Dismissal was first arising from disarray with St. Paul police tests.
Prosecutors have dismissed a Ramsey County drug case after state tests revealed that the embattled St. Paul crime lab erroneously identified a substance as methamphetamine.
The drug possession charge against Pahoua Yang, 26, of St. Paul, is the first to be dropped since major failings in the lab's work were revealed during a July court hearing, leading authorities in Ramsey, Dakota and Washington counties to ask the state Bureau of Criminal Apprehension to review test results.
The state has completed new tests on nearly 100 cases, but dozens more remain.
"We are understandably troubled by the conflicting results reached in the Yang case," three county attorneys -- John Choi of Ramsey, James Backstrom of Dakota and Pete Orput of Washington -- wrote to St. Paul Police Chief Thomas Smith last week.
"We welcome your action to immediately review the circumstances regarding the initial testing and retesting of the substance in the Yang case and share the results of that review with us and the public."
Smith suspended drug testing at the lab immediately after the revelations triggered an outside review.
With the suspension of drug testing at the St. Paul lab, the three affected counties together have submitted 271 new drug cases for testing since mid-July, BCA spokeswoman Jill Oliveira said. In the same period last year, those counties had submitted 30 cases to the BCA.
The BCA has completed about 215 of nearly 450 new or retested drug cases from the three counties, clearing most of them in about 60 days, Oliveira said.
According to charges filed against Yang in August 2011, the St. Paul crime lab's "preliminary presumptive examination" of evidence taken from Yang's jacket showed .38 grams of methamphetamine.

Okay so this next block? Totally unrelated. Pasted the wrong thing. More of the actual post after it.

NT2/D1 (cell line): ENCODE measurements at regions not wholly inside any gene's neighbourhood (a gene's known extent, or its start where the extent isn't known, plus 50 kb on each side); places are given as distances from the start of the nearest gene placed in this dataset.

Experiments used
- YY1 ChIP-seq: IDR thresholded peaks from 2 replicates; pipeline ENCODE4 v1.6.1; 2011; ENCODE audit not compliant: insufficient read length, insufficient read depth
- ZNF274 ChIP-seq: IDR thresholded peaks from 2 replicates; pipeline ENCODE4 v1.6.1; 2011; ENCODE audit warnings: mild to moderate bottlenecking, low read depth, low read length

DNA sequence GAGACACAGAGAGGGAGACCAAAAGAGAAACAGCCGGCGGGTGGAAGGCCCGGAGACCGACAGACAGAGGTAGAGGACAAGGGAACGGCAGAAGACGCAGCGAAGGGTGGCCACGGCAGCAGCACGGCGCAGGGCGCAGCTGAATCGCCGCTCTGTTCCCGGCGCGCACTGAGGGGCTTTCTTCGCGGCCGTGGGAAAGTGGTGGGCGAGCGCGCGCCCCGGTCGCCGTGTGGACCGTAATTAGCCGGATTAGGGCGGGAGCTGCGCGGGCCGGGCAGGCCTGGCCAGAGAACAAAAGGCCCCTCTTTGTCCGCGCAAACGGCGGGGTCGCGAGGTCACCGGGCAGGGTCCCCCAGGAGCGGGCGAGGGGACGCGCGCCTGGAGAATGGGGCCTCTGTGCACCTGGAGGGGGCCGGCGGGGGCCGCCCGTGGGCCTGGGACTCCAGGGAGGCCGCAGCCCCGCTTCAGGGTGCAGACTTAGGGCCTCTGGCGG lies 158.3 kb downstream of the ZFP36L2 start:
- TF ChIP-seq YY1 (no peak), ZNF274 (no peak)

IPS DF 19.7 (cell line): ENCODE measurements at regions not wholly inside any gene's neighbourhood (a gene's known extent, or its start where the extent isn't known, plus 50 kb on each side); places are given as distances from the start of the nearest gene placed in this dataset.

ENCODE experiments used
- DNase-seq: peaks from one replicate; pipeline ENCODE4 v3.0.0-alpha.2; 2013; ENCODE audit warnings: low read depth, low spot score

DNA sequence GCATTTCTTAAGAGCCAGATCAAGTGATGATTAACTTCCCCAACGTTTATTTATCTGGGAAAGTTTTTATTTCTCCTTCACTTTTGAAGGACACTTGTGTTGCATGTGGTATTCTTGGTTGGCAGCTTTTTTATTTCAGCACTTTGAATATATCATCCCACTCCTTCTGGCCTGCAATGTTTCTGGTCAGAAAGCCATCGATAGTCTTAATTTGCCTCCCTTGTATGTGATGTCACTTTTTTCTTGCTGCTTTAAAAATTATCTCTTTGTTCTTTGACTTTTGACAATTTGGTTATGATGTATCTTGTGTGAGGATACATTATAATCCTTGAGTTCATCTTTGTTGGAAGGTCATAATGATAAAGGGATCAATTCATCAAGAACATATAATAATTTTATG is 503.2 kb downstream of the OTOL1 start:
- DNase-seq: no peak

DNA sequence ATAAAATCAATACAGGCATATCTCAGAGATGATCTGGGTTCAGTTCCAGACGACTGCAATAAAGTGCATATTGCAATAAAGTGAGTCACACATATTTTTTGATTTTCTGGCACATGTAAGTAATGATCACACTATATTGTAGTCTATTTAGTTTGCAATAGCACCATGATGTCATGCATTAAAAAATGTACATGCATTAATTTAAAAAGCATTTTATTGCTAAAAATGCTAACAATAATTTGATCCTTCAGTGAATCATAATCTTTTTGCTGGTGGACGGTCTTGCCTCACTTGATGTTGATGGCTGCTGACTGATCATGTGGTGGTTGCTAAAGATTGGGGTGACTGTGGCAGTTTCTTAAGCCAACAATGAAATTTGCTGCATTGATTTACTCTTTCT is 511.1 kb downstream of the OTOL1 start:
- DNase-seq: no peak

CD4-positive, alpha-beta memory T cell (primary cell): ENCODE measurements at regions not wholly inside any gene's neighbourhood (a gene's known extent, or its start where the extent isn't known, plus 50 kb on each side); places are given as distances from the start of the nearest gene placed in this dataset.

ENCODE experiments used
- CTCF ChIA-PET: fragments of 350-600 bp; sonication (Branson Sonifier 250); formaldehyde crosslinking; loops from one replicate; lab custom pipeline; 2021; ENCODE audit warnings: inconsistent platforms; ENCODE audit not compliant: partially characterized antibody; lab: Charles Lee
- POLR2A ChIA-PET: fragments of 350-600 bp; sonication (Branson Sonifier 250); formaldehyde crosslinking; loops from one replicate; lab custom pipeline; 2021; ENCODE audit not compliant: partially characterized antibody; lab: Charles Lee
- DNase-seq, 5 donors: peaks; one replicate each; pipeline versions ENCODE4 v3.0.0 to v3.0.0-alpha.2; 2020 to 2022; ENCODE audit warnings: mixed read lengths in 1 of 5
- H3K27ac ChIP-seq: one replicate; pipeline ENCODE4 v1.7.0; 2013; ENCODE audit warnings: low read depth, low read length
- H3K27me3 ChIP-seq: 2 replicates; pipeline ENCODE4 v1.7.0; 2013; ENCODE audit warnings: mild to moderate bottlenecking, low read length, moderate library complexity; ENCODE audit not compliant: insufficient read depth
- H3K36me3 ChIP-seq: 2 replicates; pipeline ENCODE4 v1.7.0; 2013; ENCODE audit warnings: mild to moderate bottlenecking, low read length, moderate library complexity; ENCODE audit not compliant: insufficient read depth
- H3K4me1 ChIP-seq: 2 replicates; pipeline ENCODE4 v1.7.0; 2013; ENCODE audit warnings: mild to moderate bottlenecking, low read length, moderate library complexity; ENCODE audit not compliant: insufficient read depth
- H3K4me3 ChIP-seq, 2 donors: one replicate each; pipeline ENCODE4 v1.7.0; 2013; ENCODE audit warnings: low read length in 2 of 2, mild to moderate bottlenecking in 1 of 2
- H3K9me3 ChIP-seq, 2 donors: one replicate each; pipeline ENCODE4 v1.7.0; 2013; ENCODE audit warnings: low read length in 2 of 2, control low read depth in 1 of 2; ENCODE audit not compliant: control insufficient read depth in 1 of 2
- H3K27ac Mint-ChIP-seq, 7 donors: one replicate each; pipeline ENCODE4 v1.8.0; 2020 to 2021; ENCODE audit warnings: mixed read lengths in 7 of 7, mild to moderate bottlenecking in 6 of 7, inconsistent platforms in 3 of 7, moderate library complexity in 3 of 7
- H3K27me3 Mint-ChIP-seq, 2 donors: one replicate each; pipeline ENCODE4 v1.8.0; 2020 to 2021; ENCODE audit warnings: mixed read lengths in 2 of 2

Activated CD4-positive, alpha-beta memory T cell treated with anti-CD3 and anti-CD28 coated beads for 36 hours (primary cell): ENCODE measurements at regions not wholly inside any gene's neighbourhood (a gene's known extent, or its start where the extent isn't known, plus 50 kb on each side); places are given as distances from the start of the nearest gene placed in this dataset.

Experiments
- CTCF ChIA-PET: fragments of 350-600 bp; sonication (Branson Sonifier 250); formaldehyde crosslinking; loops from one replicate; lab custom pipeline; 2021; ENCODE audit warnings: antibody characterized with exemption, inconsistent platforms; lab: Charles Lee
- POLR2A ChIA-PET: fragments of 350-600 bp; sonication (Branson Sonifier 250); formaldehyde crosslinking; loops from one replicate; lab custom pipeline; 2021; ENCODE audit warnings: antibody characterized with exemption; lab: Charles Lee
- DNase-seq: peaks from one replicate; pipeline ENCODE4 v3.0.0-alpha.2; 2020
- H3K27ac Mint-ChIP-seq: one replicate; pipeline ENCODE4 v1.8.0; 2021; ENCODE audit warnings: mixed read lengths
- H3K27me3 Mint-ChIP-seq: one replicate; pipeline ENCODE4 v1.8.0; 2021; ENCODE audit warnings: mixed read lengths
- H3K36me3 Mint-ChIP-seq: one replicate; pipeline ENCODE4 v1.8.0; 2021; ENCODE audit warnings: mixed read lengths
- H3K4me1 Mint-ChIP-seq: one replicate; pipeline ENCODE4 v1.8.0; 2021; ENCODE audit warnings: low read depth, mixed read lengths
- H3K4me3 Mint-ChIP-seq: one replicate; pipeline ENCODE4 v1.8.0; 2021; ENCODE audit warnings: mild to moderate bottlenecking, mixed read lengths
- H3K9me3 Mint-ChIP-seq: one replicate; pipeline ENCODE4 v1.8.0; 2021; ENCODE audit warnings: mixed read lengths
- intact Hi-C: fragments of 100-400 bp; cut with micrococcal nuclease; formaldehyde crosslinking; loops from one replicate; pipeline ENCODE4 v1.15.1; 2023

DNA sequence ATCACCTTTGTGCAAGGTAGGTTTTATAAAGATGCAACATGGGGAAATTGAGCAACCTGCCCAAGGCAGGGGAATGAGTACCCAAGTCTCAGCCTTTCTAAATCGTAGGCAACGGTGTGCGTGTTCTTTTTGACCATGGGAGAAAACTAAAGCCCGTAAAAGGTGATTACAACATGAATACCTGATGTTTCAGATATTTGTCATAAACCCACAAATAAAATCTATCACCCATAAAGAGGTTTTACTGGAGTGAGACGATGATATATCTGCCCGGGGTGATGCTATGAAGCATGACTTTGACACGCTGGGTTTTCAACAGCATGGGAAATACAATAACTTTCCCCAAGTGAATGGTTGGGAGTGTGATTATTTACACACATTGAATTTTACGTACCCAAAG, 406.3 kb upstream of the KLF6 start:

The BCA reported that what they found was not a controlled substance but a material commonly used to cut meth, Choi said.
"There was always that possibility," he said. "We certainly didn't want to hear that."
Ramsey County prosecutors were notified Sept. 25 that BCA tests in the Yang case did not detect narcotics. They dropped the charges two days later.
Questions raised in July
St. Paul police spokesman Howie Padilla said the department is looking into what happened in the Yang case.
"As soon as we found out about the conflicting results, we launched our own investigation," he said, adding that he could not elaborate because the investigation is pending.
Public defenders Lauri Traub and Christine Funk began challenging the crime lab's credibility in July.
Testimony in Dakota County District Court revealed that lab staffers didn't follow standard operating procedures or seek second opinions on questionable results.
A slew of other mistakes were revealed, as well. Defense experts testified that the lab did not have secure evidence handling and that key equipment was poorly maintained.
One lab criminalist testified that she sometimes used the same tool on multiple samples. A co-worker then testified that she always used new tools to avoid contamination.
The last day of testimony associated with the lab problems will resume Oct. 23 and possibly continue the next day.
Traub and Funk initially sought to throw out the crime lab's results in a handful of cases, but the focus now has shifted to whether the lab's questionable handling of evidence should prevent the BCA from retesting samples in four cases.
Judge Kathryn Messerich Davis' decision will only have an immediate effect on the four cases.
Yang also isn't off the hook yet, as she is scheduled to go to trial later this week on separate drug charges.
She was charged in March with fifth-degree drug possession when an officer stopped her for not wearing a seatbelt. After she was brought to the county jail on two outstanding warrants, she told the officer she had a small bag of meth in her bra, according to the complaint. The St. Paul police crime lab tested it and found .69 grams of meth.
She could not be reached for comment Monday.
Chao Xiong • 612-270-4708 Twitter: @ChaoStrib